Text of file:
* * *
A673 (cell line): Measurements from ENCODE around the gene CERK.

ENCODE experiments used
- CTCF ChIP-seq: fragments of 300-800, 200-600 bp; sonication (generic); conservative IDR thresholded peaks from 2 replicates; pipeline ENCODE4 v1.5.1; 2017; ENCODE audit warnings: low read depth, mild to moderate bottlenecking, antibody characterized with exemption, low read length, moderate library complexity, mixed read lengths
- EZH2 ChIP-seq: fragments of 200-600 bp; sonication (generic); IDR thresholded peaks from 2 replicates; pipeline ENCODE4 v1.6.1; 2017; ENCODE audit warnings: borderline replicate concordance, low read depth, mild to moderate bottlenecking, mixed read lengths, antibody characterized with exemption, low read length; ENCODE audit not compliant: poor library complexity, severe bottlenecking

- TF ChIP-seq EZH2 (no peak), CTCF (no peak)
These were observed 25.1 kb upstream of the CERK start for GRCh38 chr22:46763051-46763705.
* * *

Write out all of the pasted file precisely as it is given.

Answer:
A673 (cell line): Measurements from ENCODE around the gene CERK.

ENCODE experiments used
- CTCF ChIP-seq: fragments of 300-800, 200-600 bp; sonication (generic); conservative IDR thresholded peaks from 2 replicates; pipeline ENCODE4 v1.5.1; 2017; ENCODE audit warnings: low read depth, mild to moderate bottlenecking, antibody characterized with exemption, low read length, moderate library complexity, mixed read lengths
- EZH2 ChIP-seq: fragments of 200-600 bp; sonication (generic); IDR thresholded peaks from 2 replicates; pipeline ENCODE4 v1.6.1; 2017; ENCODE audit warnings: borderline replicate concordance, low read depth, mild to moderate bottlenecking, mixed read lengths, antibody characterized with exemption, low read length; ENCODE audit not compliant: poor library complexity, severe bottlenecking

- TF ChIP-seq EZH2 (no peak), CTCF (no peak)
These were observed 25.1 kb upstream of the CERK start for GRCh38 chr22:46763051-46763705.